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Decision in the case 1369/2022/OAM on the European Union Aviation Safety Agency's refusal to give public access to documents related to unidentified flying objects

Dear Mr X,

You recently submitted a complaint to the European Ombudsman against the European Union Aviation Safety Agency (EASA) concerning its decision on your request for public access to documents.[1] You asked for documents regarding unidentified flying objects, unidentified aerial phenomena and unknown airborne objects. You are concerned that EASA has failed to identify the documents to which you are seeking public access.

After a careful analysis of all the information you provided with your complaint, we have decided to close the inquiry with the following conclusion:

There is no evidence to indicate that there was any maladministration by the European Union Aviation Safety Agency.[2]

From your correspondence with EASA, we understand that your request covers occurrence data stored in the European Central Repository (ECR) established under Regulation 376/2014 on the reporting, analysis and follow-up of occurrences in civil aviation.[3] You are also interested in documents supporting the data in a chart on Unauthorized Airspace Penetration (UAP) incidents, which is contained in EASA’s Annual Safety Review of 2014.

As regards occurrence data stored in the ECR, EASA informed you that Regulation 376/2014 provides for very specific rules on accessing data and information contained in the ECR. Indeed, the EU legislators have decided that the data and information contained in the ECR, and thus by extension any documents that may be generated by an ordinary function of that electronic database, do not fall within the provisions for public access under Regulation 1049/2001.[4] The EU legislators have set out specific rules to ensure a greater protection of this information under Regulation 376/2014.[5]

In view of this, we consider that EASA is correct in its position that only privileged access can be provided to such information and data, and following the procedure set out in Regulation 376/2014.

As regards documents supporting the data in the chart on UAP incidents in EASA’s Annual Safety Review of 2014, EASA informed you that it does not hold any documents falling within the scope of this part of your request. It explained to you that the relevant chapter in the 2014 Annual Safety Review was not prepared by EASA but by Eurocontrol, and that the relevant data used was not collected via the ECR occurrence reporting, but via the Eurocontrol Annual Summary Template mechanism.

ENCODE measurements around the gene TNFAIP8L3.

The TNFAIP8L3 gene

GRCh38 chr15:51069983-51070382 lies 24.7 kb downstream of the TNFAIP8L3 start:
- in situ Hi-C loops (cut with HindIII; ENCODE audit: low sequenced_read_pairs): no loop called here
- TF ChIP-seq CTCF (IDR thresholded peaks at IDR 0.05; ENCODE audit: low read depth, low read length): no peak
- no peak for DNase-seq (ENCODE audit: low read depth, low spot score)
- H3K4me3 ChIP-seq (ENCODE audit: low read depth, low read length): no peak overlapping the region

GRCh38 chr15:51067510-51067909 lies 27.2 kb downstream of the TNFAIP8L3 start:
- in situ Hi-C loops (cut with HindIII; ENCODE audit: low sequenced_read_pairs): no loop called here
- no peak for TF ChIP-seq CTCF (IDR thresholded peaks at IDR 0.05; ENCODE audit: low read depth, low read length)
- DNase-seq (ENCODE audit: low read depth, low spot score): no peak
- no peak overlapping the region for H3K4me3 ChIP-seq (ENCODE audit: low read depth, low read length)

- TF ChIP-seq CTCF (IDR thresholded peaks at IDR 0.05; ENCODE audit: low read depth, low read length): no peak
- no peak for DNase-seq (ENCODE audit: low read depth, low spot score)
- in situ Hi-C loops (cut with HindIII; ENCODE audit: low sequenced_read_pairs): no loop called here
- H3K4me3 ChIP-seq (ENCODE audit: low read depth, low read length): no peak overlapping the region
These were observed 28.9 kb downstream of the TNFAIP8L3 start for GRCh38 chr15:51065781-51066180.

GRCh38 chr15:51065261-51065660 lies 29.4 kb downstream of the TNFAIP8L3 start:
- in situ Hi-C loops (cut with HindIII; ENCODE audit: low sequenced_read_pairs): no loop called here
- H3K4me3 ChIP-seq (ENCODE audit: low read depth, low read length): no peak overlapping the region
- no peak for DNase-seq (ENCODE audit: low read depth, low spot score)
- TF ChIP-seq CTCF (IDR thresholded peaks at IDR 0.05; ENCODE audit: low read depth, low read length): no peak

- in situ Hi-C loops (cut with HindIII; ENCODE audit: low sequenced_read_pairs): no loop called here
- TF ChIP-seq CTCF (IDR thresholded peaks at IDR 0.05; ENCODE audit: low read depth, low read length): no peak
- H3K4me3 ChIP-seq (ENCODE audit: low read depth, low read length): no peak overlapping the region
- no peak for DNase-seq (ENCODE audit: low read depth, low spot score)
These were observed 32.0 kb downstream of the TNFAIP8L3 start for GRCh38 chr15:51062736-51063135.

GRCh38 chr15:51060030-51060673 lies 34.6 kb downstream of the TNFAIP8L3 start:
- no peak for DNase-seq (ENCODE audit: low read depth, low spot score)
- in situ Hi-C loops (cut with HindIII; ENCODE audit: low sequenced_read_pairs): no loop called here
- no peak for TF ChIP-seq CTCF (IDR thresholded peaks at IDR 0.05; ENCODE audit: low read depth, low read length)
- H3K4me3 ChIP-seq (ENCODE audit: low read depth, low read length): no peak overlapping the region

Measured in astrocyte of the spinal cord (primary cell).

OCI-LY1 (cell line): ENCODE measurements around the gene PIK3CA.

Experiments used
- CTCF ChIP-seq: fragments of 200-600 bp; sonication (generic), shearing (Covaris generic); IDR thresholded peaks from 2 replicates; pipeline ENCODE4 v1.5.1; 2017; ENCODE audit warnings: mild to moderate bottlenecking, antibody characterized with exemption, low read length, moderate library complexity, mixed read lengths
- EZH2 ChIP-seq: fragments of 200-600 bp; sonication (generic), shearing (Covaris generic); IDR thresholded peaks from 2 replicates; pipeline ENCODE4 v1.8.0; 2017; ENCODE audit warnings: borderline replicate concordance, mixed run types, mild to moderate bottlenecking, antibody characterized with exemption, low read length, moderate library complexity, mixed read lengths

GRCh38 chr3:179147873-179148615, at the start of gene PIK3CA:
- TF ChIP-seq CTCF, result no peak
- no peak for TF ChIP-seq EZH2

The right of public access to documents applies only to documents in the possession of an institution.[6] According to EU case-law[7], where an institution says that it does not hold documents requested under Regulation 1049/2001, it must be presumed that this is true, unless the applicant puts forward evidence that unequivocally calls this into question.

We note that the 2014 Annual Safety Review mentions that specific data originates from Eurocontrol.[8] We therefore consider that the position of EASA - that it does not hold any documents falling within the scope of this part of your request, as the relevant chapter of the 2014 Annual Safety Review was prepared by Eurocontrol - is plausible. The arguments you put forward are not sufficient to demonstrate otherwise. 

In light of the above, the Ombudsman considers EASA’s position in the confirmatory decision to be reasonable. We have therefore closed the case.[9]

We appreciate this may not be your desired outcome but we hope you find these explanations useful. Thank you for having contacted the European Ombudsman.

Yours sincerely,

Rosita Hickey
Director of Inquiries

Strasbourg, 17/08/2022

 

[1] Under Regulation 1049/2001 regarding public access to European Parliament, Council and Commission documents: https://eur-lex.europa.eu/legal-content/en/TXT/?uri=CELEX%3A32001R1049.

[2] Full information on the procedure and rights pertaining to complaints can be found at https://www.ombudsman.europa.eu/en/document/70707.

[3] Regulation 376/2014 on the reporting, analysis and follow-up of occurrences in civil aviation: https://eur-lex.europa.eu/legal-content/EN/TXT/?uri=celex%3A32014R0376.

[4] See recital 50 and Article 20(1) of Regulation 367/2014.

[5] See Articles 10 and 11 of Regulation 367/2014.

[6] In accordance with Article 2(3) of Regulation 1049/2001.

[7] See, for example, judgment of the General Court of 11 June 2015, McCullough v Cedefop, T-496/13:

https://curia.europa.eu/juris/document/document.jsf?text=&docid=164964&pageIndex=0&doclang=EN&mode=lst&dir=&occ=first&part=1&cid=2819118.

[8] See in particular page 116, section “Scope” of the 2014 Annual Safety Review: https://www.easa.europa.eu/document-library/general-publications/annual-safety-review-2014.

[9] This complaint has been dealt with under delegated case handling, in accordance with the Decision of the European Ombudsman adopting Implementing Provisions.